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Member Since 21 Mar 2007
Offline Last Active Today, 03:53 PM

#2537961 10/1 Exhibition GDT : Pittsburgh Penguins at Red Wings, 7:30 EST

Posted by Echolalia on 01 October 2014 - 07:47 PM

Kindl wtf was that..


Actually Lashoff looked like the one who screwed that one up.  He was caught up way too high, covering absolutely nobody, while Kindl was stuck responsible for two bodies in front of the net, although he was out of position to effectively do that.  Weiss also looked lost on that play, but with Lashoff so high up, I don't know if Weiss noticed a second too late to cover for him or what happened.  He was in an awkward spot on the ice.


I would like to see another replay of the play just to see if there was a winger who coughed up the puck on a potential breakout, and Lashoff was anticipating the puck to go to center ice.  I can't remember those details of the goal.

#2537956 10/1 Exhibition GDT : Pittsburgh Penguins at Red Wings, 7:30 EST

Posted by Echolalia on 01 October 2014 - 07:32 PM

I love his combination of speed, low center of gravity and balance. He's like a hockey version of Maradona ;) hard to knock off the puck.

He's reminding me more and more of Zetterberg

#2537943 10/1 Exhibition GDT : Pittsburgh Penguins at Red Wings, 7:30 EST

Posted by Echolalia on 01 October 2014 - 06:45 PM

sigh, Kindl already losing his man at the blue line and allowing a mini 2 on 1

I like the scheme of our powerplay so far this year.  They're running a 1-3-1, but the net front presence has their stick wide of the net, almost behind the goal line in that soft area, which provides an interesting pass option for the guy on the boards, if the player can be strong enough on the puck to bring it to the front of the net.

#2537862 Are the wings underrated?

Posted by Echolalia on 30 September 2014 - 05:24 PM

If you've already admitted that he just did what any other coach out do (standard practice), which you have, then it doesn't make sense to say that nobody else could do it.  It's a contradictory statement.  The key variable is the execution.  Which is on the players.

Attempting standard practice (or any practice) and successfully executing it has just as much to do with the coach and his motivational skills, practice regimes, interpersonal relationships, ability to teach, develop, etc etc as it does the players successfully carrying out their responsibilities, so I will fundamentally disagree with you there.

#2537860 Are the wings underrated?

Posted by Echolalia on 30 September 2014 - 04:40 PM

He had them playing a style of game that leads many less-skilled teams to limited success.  I agree.  That doesn't make him "heroic", or a "genius".  Many other coaches have used a similar strategy to have limited success in the past.  Since when does adopting standard practice make someone heroic? 
The true "heroes" last season were a bunch of kids taking a team on their backs and outperforming expectations night in and night out.  NOBODY, including our coach and GM, thought that Nyquist or Tatar were capable of what they did.  Let alone Sheahan, Jurco, Glendening. 
But all hail Mike Babcock because he was forced to focus more heavily on defense given that his offensive stars were hurt.  Nobody else would have ever thought of that.
Mike Babcock is a good coach.  Evidence of that is 2003, 2008, and 2009.  Not 2014. 

Adopting standard practice is heroic when everyone has written off your roster as a bunch of patches and bandaids that have no business making the playoffs, and you still find a way in. As I mentioned above, Trotz failed to successfully adopt standard practice last year and his roster was more competent. Same thing with Tippett and just about every coach in the NHL who didn't make the playoffs. Babs got further than every team below the Wings despite having less proven talent than each of those teams. And as I already alluded to, there's more to it that just telling your roster to play within a certain system. A large chunk of our roster had little to no NHL experience. They hadn't played the roles that Babcock expected them to play in the past. He had to have everyone on the same page, and buying into the system, and help a lot of these kids grow into competent NHL players. He also had to do with without many of our on-ice leaders present to help ease the transition.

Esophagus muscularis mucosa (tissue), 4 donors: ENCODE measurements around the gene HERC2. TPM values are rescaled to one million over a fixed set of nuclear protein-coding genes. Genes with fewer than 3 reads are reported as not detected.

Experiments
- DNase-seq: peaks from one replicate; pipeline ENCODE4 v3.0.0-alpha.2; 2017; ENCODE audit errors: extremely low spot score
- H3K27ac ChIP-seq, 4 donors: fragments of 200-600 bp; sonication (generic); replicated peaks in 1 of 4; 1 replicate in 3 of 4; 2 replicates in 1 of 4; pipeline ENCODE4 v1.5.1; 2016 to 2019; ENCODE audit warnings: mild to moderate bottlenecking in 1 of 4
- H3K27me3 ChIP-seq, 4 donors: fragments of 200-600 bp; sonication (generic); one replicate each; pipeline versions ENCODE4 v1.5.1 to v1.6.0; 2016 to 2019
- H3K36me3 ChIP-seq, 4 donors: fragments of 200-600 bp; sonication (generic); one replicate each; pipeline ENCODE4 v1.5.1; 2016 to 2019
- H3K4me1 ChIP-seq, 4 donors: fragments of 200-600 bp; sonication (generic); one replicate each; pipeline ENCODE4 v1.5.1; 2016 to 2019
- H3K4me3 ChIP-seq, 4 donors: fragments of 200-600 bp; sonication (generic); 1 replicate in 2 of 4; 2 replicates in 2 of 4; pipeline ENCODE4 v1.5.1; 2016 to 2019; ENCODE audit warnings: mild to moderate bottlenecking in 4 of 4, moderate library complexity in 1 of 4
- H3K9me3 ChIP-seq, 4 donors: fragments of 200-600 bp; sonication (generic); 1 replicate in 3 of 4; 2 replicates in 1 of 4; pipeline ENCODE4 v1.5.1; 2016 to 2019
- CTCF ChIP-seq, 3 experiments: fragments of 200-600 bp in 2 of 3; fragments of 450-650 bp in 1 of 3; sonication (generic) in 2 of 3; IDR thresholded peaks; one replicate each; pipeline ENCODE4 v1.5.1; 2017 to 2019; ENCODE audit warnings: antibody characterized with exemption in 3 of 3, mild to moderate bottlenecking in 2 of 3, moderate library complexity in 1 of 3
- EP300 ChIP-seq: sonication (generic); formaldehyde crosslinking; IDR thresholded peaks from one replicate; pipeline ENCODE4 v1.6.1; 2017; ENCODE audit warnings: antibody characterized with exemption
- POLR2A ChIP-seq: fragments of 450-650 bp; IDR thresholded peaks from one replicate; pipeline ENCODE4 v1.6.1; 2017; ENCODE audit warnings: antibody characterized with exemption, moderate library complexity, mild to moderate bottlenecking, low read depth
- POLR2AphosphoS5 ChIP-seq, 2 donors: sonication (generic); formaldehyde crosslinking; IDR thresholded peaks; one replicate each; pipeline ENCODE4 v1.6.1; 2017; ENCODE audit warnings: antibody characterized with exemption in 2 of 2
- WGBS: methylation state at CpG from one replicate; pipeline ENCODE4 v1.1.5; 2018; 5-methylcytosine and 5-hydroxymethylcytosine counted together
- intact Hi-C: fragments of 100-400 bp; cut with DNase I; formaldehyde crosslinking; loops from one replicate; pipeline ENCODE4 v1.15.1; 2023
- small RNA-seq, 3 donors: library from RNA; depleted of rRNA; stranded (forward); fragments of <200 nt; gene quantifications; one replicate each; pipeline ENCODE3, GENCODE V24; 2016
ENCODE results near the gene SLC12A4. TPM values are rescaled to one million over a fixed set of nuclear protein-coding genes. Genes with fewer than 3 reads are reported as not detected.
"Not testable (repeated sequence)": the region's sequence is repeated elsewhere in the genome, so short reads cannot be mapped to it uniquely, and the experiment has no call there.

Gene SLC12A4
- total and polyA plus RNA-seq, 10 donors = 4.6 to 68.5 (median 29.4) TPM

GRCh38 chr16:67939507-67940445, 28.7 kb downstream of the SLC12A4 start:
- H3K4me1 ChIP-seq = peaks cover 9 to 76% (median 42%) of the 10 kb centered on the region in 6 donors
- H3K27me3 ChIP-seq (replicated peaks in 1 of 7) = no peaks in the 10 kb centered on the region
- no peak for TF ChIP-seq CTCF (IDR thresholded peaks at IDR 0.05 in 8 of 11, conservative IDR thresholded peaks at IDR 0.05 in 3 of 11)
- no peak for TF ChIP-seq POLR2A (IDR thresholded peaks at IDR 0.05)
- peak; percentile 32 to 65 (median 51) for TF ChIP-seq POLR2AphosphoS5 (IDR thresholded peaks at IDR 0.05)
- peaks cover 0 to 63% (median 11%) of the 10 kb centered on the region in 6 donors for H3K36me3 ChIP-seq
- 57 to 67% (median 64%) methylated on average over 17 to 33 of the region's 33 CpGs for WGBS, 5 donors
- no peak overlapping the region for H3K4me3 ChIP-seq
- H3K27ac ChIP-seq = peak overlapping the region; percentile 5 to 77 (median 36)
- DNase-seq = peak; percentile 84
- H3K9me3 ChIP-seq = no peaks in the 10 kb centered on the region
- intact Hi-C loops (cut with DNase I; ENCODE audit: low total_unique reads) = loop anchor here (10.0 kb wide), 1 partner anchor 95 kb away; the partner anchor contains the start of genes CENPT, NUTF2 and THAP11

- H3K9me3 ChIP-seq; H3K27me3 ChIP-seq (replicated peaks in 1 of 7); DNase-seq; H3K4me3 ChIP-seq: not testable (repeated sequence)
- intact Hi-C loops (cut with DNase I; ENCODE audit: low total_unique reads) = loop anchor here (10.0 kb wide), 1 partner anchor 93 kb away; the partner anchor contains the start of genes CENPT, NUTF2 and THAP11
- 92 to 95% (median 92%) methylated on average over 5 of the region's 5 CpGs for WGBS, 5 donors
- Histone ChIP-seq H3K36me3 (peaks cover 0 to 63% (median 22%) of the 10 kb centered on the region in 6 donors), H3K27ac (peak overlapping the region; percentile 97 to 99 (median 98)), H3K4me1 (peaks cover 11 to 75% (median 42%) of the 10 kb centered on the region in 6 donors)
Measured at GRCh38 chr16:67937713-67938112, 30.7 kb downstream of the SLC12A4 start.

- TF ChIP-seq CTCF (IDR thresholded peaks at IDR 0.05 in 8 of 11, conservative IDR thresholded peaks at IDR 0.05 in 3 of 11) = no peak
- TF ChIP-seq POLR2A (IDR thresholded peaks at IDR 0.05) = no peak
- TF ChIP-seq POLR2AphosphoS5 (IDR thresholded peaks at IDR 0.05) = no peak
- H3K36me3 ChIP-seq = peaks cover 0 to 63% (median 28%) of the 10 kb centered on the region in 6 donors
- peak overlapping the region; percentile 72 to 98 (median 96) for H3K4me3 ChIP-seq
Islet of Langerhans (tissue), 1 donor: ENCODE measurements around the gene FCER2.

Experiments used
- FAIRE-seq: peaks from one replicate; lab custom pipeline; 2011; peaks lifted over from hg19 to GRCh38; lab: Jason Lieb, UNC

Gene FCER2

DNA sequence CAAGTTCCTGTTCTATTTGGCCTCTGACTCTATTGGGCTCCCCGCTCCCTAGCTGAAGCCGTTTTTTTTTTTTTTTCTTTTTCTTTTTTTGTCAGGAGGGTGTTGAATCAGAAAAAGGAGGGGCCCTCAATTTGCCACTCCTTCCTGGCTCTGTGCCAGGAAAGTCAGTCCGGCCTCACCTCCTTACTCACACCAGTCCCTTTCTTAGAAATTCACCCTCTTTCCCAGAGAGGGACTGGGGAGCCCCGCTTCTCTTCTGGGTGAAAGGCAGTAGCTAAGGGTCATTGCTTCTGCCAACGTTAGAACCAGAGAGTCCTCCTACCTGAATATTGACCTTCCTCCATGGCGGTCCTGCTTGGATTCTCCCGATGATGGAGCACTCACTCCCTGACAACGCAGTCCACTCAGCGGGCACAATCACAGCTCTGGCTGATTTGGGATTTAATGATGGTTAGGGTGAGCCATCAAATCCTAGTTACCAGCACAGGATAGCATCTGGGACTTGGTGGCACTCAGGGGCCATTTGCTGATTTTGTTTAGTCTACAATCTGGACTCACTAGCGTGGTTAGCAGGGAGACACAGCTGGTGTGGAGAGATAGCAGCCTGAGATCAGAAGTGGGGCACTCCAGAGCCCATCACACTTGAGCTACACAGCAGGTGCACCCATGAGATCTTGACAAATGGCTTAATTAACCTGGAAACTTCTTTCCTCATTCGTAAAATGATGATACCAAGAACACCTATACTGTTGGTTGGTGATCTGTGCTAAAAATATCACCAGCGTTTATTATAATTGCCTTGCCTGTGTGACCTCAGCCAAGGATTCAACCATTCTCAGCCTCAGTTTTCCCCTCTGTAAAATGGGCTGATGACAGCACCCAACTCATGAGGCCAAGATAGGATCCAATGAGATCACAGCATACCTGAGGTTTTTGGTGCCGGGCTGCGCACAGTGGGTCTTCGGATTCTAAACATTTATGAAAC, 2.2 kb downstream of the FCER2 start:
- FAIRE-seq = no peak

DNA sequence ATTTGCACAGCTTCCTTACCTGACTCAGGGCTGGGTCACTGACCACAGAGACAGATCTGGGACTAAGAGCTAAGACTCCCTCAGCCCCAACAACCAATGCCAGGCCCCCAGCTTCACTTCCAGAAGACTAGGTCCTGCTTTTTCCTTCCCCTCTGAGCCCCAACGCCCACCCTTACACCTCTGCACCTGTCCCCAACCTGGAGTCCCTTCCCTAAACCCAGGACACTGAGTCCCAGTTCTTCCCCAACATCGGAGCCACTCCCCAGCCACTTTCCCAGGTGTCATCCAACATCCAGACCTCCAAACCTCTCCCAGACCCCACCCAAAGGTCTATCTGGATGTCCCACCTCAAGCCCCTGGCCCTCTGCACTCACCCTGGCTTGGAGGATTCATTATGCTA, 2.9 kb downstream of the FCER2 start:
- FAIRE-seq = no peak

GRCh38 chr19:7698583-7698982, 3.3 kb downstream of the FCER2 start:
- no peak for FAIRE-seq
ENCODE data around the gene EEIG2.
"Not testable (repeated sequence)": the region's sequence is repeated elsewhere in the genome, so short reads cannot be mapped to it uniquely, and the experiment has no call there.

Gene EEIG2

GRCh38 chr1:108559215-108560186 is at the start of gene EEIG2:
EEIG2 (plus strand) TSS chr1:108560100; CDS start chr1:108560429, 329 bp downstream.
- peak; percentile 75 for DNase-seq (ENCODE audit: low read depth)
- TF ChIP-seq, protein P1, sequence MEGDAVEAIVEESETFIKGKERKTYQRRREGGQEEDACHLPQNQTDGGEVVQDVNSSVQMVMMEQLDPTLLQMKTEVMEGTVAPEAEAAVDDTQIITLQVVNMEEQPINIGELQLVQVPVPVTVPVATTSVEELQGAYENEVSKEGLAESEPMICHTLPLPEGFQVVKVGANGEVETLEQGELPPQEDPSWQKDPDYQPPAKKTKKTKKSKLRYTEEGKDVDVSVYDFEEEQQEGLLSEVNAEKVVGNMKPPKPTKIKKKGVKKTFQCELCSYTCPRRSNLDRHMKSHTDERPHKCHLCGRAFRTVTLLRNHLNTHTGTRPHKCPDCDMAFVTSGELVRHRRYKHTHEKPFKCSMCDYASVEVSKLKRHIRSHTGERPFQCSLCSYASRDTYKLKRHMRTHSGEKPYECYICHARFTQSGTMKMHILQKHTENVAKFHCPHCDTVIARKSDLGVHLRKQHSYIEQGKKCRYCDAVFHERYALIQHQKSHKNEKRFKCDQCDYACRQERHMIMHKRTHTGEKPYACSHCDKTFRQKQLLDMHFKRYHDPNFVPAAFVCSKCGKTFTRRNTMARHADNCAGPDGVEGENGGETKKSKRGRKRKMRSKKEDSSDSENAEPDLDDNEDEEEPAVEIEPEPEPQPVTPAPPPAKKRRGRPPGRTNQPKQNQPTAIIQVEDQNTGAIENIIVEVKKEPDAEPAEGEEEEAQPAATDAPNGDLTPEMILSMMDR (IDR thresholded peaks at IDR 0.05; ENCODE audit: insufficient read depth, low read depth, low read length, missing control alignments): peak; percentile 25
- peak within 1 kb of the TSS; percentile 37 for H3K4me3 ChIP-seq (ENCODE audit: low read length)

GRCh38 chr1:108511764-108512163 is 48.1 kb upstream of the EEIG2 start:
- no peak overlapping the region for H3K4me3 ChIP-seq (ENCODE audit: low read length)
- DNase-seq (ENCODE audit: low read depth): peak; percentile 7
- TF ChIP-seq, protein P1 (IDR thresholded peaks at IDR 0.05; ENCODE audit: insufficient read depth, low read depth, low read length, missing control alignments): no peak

The rest of your post seems like you're implying that I don't think the kids deserve much credit in getting us to the playoffs, which is incorrect. I mentioned a few posts above that Nyqvist's streak was an anomaly, and without that anomaly the Wings don't make the playoffs. I also don't think the Wings make the playoffs without Tatar leading by example and showing the amount of heart that he did. I don't think the Wings make the playoffs without Sheahan and Jurco stepping up, or Gus when Jimmy was faltering. I also don't think the Wings make the playoffs with anyone else behind the bench.

And I think were at the point in the debate where both sides have said their thoughts, and we're both content not budging.

#2537857 Are the wings underrated?

Posted by Echolalia on 30 September 2014 - 03:50 PM

That completely ignores that fact that we lost more close games than we won.  Look at our dismal overtime and shootout record.  If keeping games close was such a brilliant strategy you would think we'd have won more of those eh?
Edited for accuracy:  We lost more close game, but not "many" more close games. 

So what if they lost more close games than not? That doesn't discredit the fact Babcock had the team playing a style of hockey that gave them a chance to win on most nights. Sometimes you get the bounces, or a kid gets a hot streak, sometimes you regress to the the mean and the team with more skill actually wins.